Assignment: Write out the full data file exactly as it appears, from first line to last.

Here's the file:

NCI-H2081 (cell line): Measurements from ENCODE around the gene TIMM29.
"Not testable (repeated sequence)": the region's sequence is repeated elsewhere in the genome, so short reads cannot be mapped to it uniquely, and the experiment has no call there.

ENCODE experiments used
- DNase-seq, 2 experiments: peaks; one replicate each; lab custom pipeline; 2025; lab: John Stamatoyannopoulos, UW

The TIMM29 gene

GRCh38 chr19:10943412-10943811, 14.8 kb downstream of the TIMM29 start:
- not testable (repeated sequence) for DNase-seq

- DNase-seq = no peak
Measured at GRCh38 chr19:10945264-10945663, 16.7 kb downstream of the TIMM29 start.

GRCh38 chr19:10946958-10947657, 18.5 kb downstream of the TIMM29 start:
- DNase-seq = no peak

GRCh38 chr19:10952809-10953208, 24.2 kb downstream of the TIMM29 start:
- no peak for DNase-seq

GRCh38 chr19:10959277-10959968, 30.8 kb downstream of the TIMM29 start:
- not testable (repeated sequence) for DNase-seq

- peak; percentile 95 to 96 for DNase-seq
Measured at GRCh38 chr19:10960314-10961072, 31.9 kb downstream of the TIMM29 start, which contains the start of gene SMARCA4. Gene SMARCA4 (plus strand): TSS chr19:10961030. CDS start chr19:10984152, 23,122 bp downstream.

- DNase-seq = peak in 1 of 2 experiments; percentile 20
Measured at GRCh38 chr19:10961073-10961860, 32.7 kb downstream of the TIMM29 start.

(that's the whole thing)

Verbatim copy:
NCI-H2081 (cell line): Measurements from ENCODE around the gene TIMM29.
"Not testable (repeated sequence)": the region's sequence is repeated elsewhere in the genome, so short reads cannot be mapped to it uniquely, and the experiment has no call there.

ENCODE experiments used
- DNase-seq, 2 experiments: peaks; one replicate each; lab custom pipeline; 2025; lab: John Stamatoyannopoulos, UW

The TIMM29 gene

GRCh38 chr19:10943412-10943811, 14.8 kb downstream of the TIMM29 start:
- not testable (repeated sequence) for DNase-seq

- DNase-seq = no peak
Measured at GRCh38 chr19:10945264-10945663, 16.7 kb downstream of the TIMM29 start.

GRCh38 chr19:10946958-10947657, 18.5 kb downstream of the TIMM29 start:
- DNase-seq = no peak

GRCh38 chr19:10952809-10953208, 24.2 kb downstream of the TIMM29 start:
- no peak for DNase-seq

GRCh38 chr19:10959277-10959968, 30.8 kb downstream of the TIMM29 start:
- not testable (repeated sequence) for DNase-seq

- peak; percentile 95 to 96 for DNase-seq
Measured at GRCh38 chr19:10960314-10961072, 31.9 kb downstream of the TIMM29 start, which contains the start of gene SMARCA4. Gene SMARCA4 (plus strand): TSS chr19:10961030. CDS start chr19:10984152, 23,122 bp downstream.

- DNase-seq = peak in 1 of 2 experiments; percentile 20
Measured at GRCh38 chr19:10961073-10961860, 32.7 kb downstream of the TIMM29 start.